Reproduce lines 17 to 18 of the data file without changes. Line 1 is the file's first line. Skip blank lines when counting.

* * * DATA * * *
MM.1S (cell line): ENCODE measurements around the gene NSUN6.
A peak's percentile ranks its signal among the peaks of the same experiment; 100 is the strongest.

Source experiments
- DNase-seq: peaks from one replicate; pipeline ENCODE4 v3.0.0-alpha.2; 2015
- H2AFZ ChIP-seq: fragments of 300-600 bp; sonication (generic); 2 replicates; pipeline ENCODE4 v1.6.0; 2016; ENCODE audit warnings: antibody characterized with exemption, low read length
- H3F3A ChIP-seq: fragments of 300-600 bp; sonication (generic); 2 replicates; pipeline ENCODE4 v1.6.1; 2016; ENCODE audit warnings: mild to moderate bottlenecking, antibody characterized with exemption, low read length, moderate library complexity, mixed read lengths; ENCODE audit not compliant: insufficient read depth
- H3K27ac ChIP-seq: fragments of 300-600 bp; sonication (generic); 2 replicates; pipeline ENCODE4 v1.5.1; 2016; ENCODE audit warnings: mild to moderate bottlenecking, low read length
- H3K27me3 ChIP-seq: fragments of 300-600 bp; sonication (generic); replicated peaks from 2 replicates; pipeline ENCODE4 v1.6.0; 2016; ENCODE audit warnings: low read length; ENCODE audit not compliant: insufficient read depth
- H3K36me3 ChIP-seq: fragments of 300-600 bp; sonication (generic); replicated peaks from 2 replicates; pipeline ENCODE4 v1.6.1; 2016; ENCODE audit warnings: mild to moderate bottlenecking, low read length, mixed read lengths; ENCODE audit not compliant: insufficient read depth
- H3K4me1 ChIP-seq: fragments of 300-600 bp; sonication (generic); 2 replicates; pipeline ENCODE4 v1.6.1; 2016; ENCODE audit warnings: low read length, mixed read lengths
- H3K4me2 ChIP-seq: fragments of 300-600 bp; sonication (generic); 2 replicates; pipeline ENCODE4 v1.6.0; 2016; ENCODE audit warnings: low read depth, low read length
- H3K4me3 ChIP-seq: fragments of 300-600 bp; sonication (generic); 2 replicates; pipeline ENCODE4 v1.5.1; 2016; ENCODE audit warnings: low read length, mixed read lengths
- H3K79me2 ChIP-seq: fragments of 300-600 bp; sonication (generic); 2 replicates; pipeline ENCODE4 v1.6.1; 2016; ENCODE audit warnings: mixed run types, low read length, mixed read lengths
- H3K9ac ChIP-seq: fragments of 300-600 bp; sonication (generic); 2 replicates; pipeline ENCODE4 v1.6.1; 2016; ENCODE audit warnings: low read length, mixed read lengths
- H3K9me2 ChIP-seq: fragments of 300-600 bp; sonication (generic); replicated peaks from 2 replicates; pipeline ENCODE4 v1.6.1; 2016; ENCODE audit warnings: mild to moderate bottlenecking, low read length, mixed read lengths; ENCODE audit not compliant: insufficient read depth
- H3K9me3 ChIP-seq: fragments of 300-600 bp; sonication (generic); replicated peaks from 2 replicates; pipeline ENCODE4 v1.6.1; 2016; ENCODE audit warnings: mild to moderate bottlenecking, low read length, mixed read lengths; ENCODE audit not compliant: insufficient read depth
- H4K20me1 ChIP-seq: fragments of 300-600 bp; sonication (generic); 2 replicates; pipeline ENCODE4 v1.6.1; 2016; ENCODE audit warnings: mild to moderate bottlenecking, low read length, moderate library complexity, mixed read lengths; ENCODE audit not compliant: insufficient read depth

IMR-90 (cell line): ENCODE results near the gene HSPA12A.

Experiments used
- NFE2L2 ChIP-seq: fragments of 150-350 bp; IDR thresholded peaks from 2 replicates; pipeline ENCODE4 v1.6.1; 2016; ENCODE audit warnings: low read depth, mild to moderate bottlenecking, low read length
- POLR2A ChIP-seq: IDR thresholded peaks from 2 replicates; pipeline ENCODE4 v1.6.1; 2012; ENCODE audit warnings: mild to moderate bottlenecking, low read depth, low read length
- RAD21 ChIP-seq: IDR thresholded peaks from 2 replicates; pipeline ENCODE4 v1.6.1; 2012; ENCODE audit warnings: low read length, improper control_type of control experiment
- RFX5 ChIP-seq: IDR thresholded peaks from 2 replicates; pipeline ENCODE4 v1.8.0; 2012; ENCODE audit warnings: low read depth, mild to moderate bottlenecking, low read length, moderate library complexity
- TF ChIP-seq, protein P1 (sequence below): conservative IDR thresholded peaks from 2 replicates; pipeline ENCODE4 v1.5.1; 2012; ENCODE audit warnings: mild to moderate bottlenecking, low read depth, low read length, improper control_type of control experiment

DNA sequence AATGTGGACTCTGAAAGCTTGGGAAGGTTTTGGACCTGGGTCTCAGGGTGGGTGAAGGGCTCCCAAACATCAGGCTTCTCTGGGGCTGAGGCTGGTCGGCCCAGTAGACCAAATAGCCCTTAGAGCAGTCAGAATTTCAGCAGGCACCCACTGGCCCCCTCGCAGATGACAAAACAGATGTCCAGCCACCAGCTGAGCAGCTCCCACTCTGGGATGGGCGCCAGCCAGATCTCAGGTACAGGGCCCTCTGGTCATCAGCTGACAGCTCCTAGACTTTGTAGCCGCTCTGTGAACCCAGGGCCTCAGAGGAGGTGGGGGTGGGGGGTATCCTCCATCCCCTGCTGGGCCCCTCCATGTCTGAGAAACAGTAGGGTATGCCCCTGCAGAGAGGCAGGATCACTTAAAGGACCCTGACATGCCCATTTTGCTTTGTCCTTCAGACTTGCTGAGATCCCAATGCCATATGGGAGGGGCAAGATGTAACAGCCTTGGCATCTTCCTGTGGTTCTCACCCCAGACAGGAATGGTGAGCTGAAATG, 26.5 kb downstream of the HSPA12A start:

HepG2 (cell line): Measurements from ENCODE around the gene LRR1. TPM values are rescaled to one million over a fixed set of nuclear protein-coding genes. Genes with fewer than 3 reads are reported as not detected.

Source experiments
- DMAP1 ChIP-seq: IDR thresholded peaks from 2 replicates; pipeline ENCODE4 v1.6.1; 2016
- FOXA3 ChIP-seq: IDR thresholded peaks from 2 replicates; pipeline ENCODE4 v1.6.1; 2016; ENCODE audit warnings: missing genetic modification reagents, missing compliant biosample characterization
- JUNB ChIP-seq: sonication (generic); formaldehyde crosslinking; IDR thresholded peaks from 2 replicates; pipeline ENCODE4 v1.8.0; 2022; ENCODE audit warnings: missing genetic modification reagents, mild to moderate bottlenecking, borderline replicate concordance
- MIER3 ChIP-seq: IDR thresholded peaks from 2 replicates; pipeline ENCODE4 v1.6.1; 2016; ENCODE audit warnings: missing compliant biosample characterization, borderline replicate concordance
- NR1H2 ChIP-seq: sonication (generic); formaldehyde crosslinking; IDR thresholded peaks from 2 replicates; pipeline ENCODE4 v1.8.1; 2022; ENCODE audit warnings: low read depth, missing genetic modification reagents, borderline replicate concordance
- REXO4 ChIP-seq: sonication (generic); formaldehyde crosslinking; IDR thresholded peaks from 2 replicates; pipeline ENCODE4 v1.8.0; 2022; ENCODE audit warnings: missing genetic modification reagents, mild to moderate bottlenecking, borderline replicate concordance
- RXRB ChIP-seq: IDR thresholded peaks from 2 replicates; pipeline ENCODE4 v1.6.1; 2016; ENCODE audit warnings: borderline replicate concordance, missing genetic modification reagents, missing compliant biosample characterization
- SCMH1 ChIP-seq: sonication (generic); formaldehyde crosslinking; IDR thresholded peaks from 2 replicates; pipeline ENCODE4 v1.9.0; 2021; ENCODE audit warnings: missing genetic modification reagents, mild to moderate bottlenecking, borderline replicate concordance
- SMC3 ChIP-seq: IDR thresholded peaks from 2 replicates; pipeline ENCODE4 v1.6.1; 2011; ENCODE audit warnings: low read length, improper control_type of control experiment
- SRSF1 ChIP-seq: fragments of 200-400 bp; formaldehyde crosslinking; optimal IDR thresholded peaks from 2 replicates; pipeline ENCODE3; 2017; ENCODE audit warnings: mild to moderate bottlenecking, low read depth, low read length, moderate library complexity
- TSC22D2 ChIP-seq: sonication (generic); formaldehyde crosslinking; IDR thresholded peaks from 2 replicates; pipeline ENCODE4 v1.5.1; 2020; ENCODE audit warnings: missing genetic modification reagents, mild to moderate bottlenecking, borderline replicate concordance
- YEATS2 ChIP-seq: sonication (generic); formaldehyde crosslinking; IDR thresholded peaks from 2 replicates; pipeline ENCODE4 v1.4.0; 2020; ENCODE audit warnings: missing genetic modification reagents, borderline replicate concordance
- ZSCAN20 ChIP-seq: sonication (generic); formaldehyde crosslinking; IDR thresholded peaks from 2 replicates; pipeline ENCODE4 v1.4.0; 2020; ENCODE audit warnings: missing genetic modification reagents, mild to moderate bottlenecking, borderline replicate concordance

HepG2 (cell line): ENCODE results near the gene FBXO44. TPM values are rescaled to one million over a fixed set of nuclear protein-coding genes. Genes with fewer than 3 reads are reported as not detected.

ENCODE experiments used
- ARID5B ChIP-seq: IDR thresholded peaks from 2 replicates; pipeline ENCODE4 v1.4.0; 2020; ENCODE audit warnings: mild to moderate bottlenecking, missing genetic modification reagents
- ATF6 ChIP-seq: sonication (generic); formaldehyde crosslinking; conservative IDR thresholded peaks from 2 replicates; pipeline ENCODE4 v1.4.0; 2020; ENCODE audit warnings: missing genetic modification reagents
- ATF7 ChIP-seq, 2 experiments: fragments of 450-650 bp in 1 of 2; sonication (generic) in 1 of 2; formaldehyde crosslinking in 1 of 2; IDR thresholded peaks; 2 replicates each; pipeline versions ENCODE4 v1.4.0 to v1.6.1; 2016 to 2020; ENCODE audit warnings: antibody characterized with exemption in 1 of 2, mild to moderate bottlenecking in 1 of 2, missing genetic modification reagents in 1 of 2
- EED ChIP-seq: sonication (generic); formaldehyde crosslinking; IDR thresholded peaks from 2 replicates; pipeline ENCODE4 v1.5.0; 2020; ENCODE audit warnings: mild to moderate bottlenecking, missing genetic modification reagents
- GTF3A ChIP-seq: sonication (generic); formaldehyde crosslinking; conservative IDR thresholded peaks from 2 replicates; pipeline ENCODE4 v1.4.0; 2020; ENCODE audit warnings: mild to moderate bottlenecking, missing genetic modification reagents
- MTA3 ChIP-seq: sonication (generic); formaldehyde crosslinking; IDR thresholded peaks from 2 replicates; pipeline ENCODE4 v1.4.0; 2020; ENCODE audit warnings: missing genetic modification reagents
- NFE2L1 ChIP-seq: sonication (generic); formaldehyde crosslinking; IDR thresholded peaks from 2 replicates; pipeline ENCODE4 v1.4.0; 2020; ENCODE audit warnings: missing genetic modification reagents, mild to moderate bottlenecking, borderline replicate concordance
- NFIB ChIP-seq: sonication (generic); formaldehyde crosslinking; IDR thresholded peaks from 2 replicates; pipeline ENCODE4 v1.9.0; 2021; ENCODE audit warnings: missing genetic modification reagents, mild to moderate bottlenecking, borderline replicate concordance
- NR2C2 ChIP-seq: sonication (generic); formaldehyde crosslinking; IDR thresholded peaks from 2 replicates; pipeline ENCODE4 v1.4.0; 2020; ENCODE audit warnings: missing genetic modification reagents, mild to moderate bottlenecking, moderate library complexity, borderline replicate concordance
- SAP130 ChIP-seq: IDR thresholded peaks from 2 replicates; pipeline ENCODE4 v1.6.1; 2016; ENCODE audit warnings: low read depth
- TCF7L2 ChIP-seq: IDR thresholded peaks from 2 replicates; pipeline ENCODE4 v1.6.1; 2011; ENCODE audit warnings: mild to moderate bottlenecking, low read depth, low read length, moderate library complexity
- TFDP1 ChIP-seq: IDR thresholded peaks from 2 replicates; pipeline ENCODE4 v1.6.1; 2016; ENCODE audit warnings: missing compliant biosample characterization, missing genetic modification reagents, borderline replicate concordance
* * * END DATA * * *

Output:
- H4K20me1 ChIP-seq: fragments of 300-600 bp; sonication (generic); 2 replicates; pipeline ENCODE4 v1.6.1; 2016; ENCODE audit warnings: mild to moderate bottlenecking, low read length, moderate library complexity, mixed read lengths; ENCODE audit not compliant: insufficient read depth

IMR-90 (cell line): ENCODE results near the gene HSPA12A.